Robert Frost's poem:
The Road Not Taken
Two roads diverged in a yellow wood,
And sorry I could not travel both.
And be one traveler, long I stood,
And looked down one as far as I could
To where it bent in the undergrowth;
Then took the other, as just as fair,
And having perhaps the better claim,
Because it was grassy and wanted wear;
Had worn them really about the same,
Though as for that the passing there.
And both that morning equally lay,
In leaves no step had trodden black,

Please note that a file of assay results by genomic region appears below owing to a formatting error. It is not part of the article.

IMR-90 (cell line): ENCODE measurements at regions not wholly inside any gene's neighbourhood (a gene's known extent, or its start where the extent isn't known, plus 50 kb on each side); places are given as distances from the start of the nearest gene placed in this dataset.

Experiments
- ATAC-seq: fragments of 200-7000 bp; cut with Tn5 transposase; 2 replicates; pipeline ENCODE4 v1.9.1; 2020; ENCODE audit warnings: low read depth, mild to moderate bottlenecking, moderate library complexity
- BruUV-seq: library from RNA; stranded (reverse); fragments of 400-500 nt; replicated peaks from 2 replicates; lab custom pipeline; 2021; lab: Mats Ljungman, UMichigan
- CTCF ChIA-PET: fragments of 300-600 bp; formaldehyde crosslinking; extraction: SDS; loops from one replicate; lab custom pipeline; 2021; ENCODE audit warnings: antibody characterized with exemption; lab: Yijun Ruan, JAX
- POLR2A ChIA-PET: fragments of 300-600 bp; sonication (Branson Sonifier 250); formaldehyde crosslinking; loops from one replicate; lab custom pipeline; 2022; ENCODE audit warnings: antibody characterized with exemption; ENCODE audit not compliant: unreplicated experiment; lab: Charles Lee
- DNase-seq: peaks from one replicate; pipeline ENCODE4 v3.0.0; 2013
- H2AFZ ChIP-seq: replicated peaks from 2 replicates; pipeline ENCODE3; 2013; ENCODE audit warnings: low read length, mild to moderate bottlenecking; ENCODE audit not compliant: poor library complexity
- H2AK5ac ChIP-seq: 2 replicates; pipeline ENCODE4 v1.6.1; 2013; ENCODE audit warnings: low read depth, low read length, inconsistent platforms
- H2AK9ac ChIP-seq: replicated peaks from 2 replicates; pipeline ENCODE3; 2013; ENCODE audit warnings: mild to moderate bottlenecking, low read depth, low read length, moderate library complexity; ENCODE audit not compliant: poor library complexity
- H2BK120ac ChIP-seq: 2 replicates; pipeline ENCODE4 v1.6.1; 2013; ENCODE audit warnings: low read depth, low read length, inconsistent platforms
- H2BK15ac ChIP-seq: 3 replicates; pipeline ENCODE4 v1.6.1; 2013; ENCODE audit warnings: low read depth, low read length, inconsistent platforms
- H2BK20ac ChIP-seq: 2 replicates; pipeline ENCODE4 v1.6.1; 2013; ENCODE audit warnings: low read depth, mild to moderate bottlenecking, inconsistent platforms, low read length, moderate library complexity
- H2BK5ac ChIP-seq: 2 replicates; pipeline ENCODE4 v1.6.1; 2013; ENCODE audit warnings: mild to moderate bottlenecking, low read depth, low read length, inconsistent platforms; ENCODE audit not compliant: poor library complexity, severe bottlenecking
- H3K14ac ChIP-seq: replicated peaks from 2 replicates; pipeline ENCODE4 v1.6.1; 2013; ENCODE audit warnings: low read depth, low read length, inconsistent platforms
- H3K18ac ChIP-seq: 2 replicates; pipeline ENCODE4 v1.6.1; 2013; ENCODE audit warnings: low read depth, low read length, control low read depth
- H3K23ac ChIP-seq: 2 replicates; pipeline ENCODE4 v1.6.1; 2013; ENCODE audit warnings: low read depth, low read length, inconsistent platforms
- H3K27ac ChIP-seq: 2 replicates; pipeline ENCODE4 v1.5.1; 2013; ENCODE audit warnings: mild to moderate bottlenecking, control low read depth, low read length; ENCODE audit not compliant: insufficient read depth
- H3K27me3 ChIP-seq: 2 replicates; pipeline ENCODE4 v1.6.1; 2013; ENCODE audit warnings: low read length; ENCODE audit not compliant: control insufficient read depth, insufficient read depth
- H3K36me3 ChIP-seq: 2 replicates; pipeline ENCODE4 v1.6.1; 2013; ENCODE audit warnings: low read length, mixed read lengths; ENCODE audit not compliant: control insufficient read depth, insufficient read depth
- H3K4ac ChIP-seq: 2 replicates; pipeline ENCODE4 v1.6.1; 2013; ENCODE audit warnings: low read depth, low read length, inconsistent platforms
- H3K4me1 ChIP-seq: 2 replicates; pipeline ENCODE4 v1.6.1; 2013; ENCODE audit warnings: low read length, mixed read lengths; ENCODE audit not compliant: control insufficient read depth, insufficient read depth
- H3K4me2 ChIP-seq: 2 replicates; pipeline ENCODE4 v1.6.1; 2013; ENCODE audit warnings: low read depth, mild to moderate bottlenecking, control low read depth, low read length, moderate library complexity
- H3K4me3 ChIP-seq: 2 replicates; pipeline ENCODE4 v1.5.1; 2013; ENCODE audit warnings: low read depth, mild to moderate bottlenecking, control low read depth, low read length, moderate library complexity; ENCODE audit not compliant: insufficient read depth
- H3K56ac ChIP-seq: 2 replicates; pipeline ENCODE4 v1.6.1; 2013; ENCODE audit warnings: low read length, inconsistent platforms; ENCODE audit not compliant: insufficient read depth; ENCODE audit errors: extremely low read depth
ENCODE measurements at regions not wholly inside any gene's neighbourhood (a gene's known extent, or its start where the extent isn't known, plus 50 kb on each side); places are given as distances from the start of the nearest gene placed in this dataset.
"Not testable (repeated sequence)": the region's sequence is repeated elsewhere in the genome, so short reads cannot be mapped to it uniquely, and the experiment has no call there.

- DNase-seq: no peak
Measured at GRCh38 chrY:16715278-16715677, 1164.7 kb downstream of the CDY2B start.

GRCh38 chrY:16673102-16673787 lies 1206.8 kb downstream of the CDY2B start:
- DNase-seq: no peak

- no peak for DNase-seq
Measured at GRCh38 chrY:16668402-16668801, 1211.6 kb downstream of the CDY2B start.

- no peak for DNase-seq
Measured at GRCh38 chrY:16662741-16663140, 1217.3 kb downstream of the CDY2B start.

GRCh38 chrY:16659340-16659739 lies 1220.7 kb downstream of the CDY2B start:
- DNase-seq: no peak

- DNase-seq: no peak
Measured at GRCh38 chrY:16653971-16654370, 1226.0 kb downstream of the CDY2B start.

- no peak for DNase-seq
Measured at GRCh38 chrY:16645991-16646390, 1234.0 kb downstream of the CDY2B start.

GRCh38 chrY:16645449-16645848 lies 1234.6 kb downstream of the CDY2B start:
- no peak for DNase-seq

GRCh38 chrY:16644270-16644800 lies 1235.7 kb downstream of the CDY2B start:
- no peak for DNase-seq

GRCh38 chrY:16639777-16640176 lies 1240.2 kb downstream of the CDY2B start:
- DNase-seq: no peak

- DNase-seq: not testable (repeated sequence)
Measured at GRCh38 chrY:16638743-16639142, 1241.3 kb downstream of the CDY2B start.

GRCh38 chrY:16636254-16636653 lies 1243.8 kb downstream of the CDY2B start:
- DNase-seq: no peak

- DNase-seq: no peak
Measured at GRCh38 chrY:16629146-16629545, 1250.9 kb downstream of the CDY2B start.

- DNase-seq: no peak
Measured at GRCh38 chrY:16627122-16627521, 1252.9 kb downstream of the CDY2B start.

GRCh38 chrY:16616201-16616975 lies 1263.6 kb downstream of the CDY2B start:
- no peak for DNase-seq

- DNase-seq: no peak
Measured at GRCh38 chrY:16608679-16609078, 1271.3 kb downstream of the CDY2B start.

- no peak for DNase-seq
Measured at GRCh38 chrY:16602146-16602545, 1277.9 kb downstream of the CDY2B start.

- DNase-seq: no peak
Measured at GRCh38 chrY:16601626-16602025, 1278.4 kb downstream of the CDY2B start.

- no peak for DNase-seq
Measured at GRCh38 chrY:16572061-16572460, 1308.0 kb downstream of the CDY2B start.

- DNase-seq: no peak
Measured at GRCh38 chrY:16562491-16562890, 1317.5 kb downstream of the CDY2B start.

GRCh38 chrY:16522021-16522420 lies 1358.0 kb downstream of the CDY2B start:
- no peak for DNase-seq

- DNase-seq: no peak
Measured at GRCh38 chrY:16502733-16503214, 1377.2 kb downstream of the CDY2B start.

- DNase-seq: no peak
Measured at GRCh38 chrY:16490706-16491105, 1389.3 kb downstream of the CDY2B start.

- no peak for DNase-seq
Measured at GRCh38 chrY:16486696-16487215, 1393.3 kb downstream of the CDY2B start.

Oh, I kept the first for another day!
Yet knowing how way leads on to way,
I doubted if I should ever come back.
I shall be telling this with a sigh,
Somewhere ages and ages hence:
Two roads diverged in a wood,
and I took the one less traveled by,
And that has made all the difference.
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